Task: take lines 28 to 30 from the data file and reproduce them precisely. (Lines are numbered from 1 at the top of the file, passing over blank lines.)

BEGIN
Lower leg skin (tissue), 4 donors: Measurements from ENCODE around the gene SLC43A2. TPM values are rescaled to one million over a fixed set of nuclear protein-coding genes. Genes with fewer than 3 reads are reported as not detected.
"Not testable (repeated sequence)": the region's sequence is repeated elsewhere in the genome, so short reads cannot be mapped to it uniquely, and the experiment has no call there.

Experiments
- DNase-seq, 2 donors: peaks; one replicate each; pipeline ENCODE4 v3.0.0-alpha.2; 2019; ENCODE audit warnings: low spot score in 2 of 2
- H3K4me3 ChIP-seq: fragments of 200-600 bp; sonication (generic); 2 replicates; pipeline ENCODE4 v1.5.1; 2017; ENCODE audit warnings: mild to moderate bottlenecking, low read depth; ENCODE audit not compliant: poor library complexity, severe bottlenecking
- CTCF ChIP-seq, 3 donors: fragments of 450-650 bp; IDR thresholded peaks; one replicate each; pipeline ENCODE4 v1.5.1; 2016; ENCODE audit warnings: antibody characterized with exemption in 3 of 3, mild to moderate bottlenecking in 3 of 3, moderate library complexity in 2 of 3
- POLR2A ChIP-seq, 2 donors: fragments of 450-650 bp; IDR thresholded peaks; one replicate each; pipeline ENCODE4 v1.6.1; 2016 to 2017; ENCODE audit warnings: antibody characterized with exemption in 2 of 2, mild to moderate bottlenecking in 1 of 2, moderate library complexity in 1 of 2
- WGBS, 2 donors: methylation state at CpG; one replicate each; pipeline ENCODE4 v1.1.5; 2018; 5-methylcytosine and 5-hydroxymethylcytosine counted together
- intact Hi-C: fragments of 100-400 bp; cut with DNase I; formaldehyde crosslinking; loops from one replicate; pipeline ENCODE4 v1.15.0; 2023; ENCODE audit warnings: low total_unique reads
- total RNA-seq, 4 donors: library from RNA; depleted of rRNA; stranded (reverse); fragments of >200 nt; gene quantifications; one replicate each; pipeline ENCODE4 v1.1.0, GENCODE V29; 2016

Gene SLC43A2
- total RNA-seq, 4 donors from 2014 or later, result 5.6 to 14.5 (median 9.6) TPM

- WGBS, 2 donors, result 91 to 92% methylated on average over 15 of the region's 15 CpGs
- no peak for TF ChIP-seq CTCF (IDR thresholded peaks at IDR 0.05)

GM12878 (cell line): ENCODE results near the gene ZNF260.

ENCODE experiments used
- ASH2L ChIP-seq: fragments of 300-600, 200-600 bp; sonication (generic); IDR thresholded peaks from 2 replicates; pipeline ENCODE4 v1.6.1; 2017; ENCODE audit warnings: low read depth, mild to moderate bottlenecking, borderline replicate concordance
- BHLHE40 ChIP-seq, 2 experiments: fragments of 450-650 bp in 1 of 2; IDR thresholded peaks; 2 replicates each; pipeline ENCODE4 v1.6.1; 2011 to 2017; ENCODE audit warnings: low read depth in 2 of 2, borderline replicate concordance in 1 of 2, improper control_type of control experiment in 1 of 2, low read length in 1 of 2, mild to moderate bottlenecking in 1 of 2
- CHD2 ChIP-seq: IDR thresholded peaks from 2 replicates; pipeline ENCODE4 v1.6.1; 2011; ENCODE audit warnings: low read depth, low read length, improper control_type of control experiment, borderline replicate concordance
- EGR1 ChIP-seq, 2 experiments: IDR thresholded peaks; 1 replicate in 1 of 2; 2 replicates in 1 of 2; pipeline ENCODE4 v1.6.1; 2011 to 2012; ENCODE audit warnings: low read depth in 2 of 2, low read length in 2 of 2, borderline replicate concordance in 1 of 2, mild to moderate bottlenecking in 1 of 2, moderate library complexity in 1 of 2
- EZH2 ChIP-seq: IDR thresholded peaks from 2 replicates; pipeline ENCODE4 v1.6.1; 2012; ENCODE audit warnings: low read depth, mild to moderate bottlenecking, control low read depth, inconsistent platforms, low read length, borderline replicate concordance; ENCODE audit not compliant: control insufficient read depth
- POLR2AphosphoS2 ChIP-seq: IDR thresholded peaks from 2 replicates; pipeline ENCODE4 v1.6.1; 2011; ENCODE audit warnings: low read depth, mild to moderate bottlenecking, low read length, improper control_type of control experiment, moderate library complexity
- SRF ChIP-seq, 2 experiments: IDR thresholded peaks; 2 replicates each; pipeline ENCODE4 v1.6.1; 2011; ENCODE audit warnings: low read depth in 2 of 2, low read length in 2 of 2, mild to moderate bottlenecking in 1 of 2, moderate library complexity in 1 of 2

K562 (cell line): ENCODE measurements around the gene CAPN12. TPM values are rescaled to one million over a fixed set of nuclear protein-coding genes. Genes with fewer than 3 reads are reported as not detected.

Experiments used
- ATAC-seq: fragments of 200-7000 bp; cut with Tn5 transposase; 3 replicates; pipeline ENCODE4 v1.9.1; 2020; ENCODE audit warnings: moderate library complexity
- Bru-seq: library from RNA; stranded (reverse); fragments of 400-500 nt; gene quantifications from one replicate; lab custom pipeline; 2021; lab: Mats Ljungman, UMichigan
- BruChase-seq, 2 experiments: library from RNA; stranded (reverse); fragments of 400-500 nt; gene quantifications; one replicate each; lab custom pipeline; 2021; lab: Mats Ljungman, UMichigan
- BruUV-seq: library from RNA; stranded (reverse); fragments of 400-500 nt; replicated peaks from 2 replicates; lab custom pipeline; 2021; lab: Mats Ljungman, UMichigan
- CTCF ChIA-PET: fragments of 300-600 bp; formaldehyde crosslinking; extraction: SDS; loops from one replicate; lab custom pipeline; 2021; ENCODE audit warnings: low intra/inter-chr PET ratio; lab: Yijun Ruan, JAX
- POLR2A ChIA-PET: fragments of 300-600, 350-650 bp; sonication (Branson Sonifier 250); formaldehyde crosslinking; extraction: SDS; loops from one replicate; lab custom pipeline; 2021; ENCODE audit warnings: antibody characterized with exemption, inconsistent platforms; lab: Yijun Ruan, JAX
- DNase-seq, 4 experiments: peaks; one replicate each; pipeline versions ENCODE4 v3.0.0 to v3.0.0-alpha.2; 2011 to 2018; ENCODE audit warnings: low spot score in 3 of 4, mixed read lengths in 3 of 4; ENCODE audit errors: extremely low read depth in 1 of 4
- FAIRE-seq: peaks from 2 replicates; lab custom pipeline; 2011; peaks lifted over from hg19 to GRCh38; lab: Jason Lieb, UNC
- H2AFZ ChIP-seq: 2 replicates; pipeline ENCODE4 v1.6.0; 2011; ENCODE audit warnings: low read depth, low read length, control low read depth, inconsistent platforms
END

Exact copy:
- BruChase-seq, 2 experiments: library from RNA; stranded (reverse); fragments of 400-500 nt; gene quantifications; one replicate each; lab custom pipeline; 2021; lab: Mats Ljungman, UMichigan
- BruUV-seq: library from RNA; stranded (reverse); fragments of 400-500 nt; replicated peaks from 2 replicates; lab custom pipeline; 2021; lab: Mats Ljungman, UMichigan
- CTCF ChIA-PET: fragments of 300-600 bp; formaldehyde crosslinking; extraction: SDS; loops from one replicate; lab custom pipeline; 2021; ENCODE audit warnings: low intra/inter-chr PET ratio; lab: Yijun Ruan, JAX